In modern usage, a stereotype is a simplified mental picture of an individual or group of people who share a certain characteristic (or stereotypical) qualities. The term is often used in a negative sense, and stereotypes are seen by many as undesirable beliefs which can be altered through education and/or familiarisation. Stereotypes are common in the world of drama, where they are often used as a form of dramatic shorthand.
Common stereotypes include a variety of allegations about various racial groups (see: racial stereotype and racial profiling) and predictions of behavior based on social status and wealth (See social stereotype).
In literature and art, stereotypes are clichéd or predictable characters or situations. For example, the stereotypical devil is a red, impish character with horns and a pitchfork, whilst the stereotypical salesman is a slickly-dressed, fast-talking individual who cannot usually be trusted. The Italian Commedia Dell'arte was known for its stock characters and stock situations, which could be considered drama stereotypes. Throughout history, storytellers have drawn from stereotypical characters and situations, in order to quickly connect the audience with new tales.
The word 'stereotype' originates from the world of printing; it was originally a duplicate impression of an original typographical element, used for printing instead of the original. Over time, this became a metaphor for any set of ideas repeated identically, en masse, with no changes.
Common stereotypical characters in the world of drama
- In Western films, the villain typically wore black clothes, with a waxed moustache, whilst the hero dressed in white;
- The Texan who wears a cowboy hat everywhere, even with a suit or a tuxedo;
- The sophisticated, well mannered, Latin womanizer;
- The lazy, cowardly, servile and/or uneducated Mexican, African American, Polynesian, etc;
- The short-tempered, portly wrestler;
- The "hard-boiled" or tough private eye;
- The aging absent-minded professor, a schlemiel (sometimes speaking incoherently);
- The wealthy miser living a poor life to save money;
- The ditzy, busty blonde woman ("brain-dead blonde");
- Also: The attractive, blonde teenage cheerleader
- Also: The popular, mean-spirited teenage girl who all the geeks want
- The cool black guy teaching the nerdy white guy how to be cool
- Other stereotype: White people can't dance
- The dowdy librarian (who becomes instantly attractive when she takes her glasses off);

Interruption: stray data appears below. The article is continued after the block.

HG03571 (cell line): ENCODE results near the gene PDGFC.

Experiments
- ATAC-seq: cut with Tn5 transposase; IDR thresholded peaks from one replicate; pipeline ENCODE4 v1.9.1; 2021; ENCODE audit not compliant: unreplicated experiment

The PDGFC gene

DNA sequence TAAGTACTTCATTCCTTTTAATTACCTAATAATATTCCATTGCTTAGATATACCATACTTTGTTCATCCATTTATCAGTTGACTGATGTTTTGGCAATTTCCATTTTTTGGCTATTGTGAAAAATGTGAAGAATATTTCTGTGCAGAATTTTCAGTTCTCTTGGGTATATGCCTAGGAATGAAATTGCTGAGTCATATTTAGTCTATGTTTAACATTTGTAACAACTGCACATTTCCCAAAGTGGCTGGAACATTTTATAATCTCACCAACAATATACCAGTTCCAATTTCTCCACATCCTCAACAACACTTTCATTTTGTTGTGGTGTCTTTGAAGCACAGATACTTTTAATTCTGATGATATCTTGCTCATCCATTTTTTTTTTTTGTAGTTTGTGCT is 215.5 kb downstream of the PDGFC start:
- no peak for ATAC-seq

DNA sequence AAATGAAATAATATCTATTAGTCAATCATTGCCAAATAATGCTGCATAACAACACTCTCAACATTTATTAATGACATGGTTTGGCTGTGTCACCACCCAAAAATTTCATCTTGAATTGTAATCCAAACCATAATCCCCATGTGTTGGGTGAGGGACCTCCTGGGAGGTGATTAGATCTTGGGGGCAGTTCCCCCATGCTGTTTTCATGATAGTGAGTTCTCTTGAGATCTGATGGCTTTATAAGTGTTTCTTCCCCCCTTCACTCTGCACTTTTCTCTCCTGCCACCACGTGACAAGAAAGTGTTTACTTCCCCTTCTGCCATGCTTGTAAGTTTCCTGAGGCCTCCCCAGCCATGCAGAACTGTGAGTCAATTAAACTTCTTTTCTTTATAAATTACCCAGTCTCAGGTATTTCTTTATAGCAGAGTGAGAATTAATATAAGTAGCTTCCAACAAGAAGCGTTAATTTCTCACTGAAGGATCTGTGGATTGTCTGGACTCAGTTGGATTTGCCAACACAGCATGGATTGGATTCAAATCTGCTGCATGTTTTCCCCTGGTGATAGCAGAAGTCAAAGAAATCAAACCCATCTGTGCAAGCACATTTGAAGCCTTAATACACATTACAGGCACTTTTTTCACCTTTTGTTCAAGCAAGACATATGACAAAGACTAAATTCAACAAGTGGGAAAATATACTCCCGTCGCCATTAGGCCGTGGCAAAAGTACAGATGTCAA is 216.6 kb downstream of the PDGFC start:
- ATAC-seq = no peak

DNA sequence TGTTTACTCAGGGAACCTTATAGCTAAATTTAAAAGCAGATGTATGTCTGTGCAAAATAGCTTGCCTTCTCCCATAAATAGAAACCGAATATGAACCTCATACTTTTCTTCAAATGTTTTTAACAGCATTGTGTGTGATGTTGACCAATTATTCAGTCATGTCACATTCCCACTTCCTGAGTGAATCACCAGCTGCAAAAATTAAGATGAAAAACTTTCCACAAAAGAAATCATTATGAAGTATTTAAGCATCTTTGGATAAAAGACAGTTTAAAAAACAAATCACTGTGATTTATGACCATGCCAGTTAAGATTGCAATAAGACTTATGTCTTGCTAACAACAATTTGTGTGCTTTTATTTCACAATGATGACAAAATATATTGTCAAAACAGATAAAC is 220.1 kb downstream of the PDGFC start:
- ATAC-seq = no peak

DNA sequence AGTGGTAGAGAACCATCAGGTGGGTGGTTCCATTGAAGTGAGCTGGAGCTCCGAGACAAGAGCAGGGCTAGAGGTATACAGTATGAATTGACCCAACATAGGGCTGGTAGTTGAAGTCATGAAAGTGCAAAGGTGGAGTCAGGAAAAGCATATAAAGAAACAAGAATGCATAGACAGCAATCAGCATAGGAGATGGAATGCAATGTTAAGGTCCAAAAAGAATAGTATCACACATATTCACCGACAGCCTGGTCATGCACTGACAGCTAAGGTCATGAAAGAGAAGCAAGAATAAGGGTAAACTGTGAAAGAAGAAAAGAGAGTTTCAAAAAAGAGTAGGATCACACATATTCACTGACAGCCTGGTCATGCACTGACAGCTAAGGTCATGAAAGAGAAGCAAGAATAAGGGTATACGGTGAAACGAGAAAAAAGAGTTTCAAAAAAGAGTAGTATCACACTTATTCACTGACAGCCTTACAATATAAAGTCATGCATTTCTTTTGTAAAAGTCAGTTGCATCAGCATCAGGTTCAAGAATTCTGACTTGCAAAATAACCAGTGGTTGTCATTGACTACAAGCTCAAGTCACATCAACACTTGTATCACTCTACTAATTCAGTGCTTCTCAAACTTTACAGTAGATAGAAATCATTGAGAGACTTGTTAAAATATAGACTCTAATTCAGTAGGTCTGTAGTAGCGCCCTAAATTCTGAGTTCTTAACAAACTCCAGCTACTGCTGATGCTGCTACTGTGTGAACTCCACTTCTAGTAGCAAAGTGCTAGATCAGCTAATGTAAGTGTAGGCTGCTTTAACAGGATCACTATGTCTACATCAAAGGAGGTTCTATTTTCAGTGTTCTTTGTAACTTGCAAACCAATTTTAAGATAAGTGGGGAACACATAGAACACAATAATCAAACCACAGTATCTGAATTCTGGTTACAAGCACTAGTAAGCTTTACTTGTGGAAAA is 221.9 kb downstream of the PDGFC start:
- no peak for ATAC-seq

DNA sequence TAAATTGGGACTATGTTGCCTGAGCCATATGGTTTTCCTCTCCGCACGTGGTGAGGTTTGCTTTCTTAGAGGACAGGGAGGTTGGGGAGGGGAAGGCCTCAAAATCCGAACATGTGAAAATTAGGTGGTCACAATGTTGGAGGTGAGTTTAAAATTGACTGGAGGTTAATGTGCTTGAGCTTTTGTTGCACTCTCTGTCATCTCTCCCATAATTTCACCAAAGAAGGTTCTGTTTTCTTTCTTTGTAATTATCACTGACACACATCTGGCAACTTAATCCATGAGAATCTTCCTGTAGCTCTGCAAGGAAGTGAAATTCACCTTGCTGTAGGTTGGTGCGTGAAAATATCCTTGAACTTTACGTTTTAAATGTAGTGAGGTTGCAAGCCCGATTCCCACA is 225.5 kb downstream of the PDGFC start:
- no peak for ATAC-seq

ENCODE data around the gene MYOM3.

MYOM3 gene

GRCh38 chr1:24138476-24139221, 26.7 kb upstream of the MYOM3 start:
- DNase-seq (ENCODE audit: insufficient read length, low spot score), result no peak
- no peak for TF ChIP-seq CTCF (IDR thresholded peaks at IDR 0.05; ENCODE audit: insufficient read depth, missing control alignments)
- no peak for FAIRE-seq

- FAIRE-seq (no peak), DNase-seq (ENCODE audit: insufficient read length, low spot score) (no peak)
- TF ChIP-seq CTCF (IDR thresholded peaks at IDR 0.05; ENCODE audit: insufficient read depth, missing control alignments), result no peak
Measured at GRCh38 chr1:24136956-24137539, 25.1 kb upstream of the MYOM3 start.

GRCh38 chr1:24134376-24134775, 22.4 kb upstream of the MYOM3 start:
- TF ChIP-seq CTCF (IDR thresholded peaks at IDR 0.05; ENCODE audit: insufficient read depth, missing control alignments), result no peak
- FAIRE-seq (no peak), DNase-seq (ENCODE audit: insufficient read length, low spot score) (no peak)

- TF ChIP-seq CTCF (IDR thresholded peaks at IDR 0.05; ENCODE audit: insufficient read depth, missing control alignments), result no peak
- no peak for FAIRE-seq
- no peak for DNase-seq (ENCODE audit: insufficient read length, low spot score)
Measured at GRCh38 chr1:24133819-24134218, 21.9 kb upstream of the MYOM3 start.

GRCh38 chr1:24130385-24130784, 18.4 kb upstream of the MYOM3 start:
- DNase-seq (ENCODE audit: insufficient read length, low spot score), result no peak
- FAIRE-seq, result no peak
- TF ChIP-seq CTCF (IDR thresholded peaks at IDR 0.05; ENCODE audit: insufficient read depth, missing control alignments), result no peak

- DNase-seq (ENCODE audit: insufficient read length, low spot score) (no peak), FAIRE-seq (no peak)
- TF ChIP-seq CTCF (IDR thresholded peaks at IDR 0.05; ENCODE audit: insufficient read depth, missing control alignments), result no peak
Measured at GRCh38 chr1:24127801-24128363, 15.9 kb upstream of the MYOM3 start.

- The nerdy scientist (with black wiry-framed glasses, black bowtie, white coat, speaking in technobabble);
- The peg-legged pirate with an eye patch and parrot who's obsessed with finding a buried treasure;
- The overweight, doughnut-eating cop;
- The picky chef with his toque and piquant French accent;
- The effeminate homosexual male who sings showtunes and works as an interior decorator;
- The man-hating butch lesbian who sees male chauvinism everywhere;
- The peaceful, nature-loving Indian who always speaks in cryptic riddles;
- The inebriated Irishman;
- The tight-fisted Scot;
- The exaggeratedly masculine Australian, often called Bruce;
- The wise and otherworldly African-American or Native American who communicates in exaggeratedly philosophical conundra;
- The demure, subservient Asian woman.
- The Asian/Eastern mystic;
- The greedy Jew;
- The terrorist Muslim wearing a turban and a long beard;
- The Mormon man with his many wives;
- The uneducated hick (American) Southerner, a white trash redneck, playing the banjo in a rocking chair on the porch next to a rifle and with a big Confederate flag hanging in back of him;
- The Frenchman with striped shirt, beret and onions - see Onion Johnnie;
- The fat German wearing a green pair of lederhosen, a bowtie, and a jaunty hat with a feather, carrying a beer stein in one hand and a frankfurter in the other (or possibly an accordion), who may also yodel;
- The smart, hardworking, quiet Asian American - see Model minority;
- The fat American sitting at McDonald's with a Big Mac;
- The Italian chef;
- The Arab terrorist;
In computing, a stereotype is a concept in the Unified Modeling Language, where it is used to encapsulate behaviors. Thus, a stereotype is used as a vehicle for communicating software requirements and designs, and lacks the negative connotation present in general usage.